So it was in that vein when I looked over my shoulder and noticed a little gathering of rocks that someone had left sitting just by the edge of the bath. There they had placed a handful of pebbles, all reddish-brown, but tinged with bright blue coatings, and they glowed intensely against the glaring ivory colored background of the pool deck. They hadn’t been there long – some were still wet – and I guessed that some child had gathered them from nearby, had been playing with them in the pool, and then, as children do so easily, simply became distracted and forgot them there before leaving.

  I wondered why they had not registered more in my own mind when I had arrived. After all, I had to have literally stepped over them to get into the tub. “That just goes to show you,” I thought to myself, “so busy thinking, mind all cluttered up, I didn’t even notice.” Sitting in the bubbling waters had changed that. And then I had another thought: here is a metaphor right in front of me (or actually behind me, in this case) of the beginnings of jewelry, the very business I am in!

  No one knows when humans first started using stones for decorative purposes, but we do know it was a long time ago. Drawings on cave walls showing humans with body ornamentation are believed to be at least 20,000 years old. People used a variety of things to decorate themselves: feathers, seeds, insect wings, and stones.

  Far, far back into human history, someone somewhere was walking up a streambed or dry wash (most likely), and saw some pretty rock lying in the gravel at his or her feet. They reached down, picked up the attractive rock, and from that moment on, it was special to them. Maybe they took it home and set it on a shelf next to the hearth. Maybe they decided to drill a little hole in it, put a string through it and wear it, or maybe they just set it aside there near where it originally lay, as if to proclaim, “this is special – I’ll give it its own spot.”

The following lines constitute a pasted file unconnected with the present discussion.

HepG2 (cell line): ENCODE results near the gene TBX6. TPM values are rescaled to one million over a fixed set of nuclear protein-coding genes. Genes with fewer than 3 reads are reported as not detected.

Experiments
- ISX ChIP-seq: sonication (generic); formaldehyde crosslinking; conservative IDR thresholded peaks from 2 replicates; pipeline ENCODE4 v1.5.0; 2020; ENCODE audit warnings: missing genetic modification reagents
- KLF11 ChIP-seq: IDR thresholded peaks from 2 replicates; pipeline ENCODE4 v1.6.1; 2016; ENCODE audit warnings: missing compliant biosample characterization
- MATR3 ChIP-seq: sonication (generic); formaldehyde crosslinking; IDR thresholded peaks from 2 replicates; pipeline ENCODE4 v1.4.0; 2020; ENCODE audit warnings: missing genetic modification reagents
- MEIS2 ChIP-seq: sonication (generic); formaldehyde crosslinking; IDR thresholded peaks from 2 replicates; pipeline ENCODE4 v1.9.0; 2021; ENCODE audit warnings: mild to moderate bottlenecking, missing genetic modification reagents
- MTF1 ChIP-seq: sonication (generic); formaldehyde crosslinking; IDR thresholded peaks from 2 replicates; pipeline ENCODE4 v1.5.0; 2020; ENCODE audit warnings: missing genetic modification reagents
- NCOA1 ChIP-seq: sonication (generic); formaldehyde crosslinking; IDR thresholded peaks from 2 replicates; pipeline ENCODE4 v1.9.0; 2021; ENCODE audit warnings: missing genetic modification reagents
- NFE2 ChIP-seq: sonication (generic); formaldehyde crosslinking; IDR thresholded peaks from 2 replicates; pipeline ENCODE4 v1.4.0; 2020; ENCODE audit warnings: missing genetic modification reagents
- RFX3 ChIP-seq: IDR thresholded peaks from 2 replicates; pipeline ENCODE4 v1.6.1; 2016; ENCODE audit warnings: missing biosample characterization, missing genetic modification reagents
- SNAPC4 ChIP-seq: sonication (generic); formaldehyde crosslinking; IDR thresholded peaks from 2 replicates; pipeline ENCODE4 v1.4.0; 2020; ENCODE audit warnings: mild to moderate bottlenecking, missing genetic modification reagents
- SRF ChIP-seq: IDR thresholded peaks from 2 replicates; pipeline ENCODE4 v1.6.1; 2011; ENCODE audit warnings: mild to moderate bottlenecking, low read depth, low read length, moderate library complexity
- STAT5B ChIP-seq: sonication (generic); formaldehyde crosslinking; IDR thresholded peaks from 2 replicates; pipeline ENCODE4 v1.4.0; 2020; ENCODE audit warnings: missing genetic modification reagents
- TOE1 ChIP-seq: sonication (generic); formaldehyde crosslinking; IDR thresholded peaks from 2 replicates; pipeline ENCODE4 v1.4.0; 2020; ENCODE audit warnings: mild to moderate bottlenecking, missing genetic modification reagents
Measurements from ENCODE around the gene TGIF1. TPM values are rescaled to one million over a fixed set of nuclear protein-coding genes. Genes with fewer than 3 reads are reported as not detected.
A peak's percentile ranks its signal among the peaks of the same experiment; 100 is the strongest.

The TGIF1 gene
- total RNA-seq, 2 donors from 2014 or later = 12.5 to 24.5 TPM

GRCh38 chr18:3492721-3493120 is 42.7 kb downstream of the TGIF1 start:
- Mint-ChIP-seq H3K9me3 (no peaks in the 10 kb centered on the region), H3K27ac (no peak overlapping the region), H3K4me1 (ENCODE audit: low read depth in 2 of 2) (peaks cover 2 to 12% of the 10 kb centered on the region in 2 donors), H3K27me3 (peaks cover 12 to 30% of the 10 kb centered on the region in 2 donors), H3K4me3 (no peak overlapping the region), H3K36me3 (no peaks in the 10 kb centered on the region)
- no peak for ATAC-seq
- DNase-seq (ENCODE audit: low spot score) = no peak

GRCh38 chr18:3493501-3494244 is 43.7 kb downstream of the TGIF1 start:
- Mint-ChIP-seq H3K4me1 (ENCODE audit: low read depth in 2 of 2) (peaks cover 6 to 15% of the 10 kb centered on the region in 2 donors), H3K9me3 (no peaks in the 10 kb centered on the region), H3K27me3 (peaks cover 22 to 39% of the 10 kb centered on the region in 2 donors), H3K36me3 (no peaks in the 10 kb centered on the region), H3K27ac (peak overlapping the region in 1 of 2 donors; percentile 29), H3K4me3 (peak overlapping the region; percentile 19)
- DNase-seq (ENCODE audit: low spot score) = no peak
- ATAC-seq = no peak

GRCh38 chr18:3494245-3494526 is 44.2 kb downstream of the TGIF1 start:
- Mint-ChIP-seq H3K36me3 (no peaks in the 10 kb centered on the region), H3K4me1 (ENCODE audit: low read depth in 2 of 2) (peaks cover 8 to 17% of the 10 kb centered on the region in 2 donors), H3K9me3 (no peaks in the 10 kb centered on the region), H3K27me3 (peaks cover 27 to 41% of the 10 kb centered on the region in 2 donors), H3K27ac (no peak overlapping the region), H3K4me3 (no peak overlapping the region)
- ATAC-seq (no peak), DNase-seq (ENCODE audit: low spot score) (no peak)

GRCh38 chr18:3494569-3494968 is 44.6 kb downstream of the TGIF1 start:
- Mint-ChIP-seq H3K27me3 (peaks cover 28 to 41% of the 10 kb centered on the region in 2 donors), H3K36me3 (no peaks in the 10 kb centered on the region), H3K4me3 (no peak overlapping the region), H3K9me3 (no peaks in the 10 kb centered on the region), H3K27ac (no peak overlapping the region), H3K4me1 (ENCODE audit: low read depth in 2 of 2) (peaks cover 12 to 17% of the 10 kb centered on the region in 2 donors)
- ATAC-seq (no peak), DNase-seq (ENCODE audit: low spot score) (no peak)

The tradition goes on today. Kids (and lots of adults) all over the world pick up pretty rocks, for whatever reason – the main one being that that stone is special to them. The stone has just received a little dose of power – a power of influence on that person’s life (and maybe others).

  You see the same thing now in jewelry all around us, in whatever form. Some people wear crystals or carved stone amulets to ward off perceived evil or gain good fortune. Some people wear gemstones as a symbol of home, or history (think: grandma’s diamond ring). Lots of people wear them as a symbol of wealth and prestige (all you have to do is watch the Academy Awards on TV, with glamorous actresses decked out in diamonds galore remind yourself of that!). Even more wear them as a symbol of eternity. De Beers has been very skillful at cementing together diamonds, love, and forever.

  Gemstones and their uses so surround us, and are so common in all their forms, that people tend to forget that they come from the Earth. They are creations of nature (except for those nowadays that are altered, dyed, treated, repaired, irradiated, or synthesized!).

  I have actually seen people look surprised when I remind them that the diamond they are looking to purchase may not exist, or at least may not be easily found in the marketplace. Want to buy a three carat, natural, blue sapphire from Montana’s Yogo Mine? Good luck. There are only a few in existence. Don’t blame the jewelry trade. Blame Mother Nature and the volcanic rocks of central Montana for being so stingy.

  “Uh, oh,” I thought. I was starting to feel “well-done.” Time to get out of the water. All these realizations had totally absorbed my attention, and time had passed by quickly. The sky-blue and celadon-green stones assembled there in the sun were not turquoise, I knew, unfortunately.

  I had had my hopes high for a moment, but knew too much about the geology around Phoenix for that to be the case. Chrysocolla is the name of the look-alike. It’s a copper mineral, too, but this stuff is too soft and thin to use for jewelry. The landscaping company gets its rock from formations around the valley where slight copper mineralization occurs. Look in your backyard – maybe you have some of the same.

  I climbed out, toweling myself off, and glanced at the gravel beds from which the palms around the pool grew, and there, sure enough, were other turquoise-hued fragments calling out from the reddish, chipped landscaping pebbles. As many times as I had been to the spa, I hadn’t noticed them before. Hot tubs work wonders.

Geology Upside Down

Monday, May 9th, 2011

Four Peaks,on the skyline east of Phoenix, Arizona.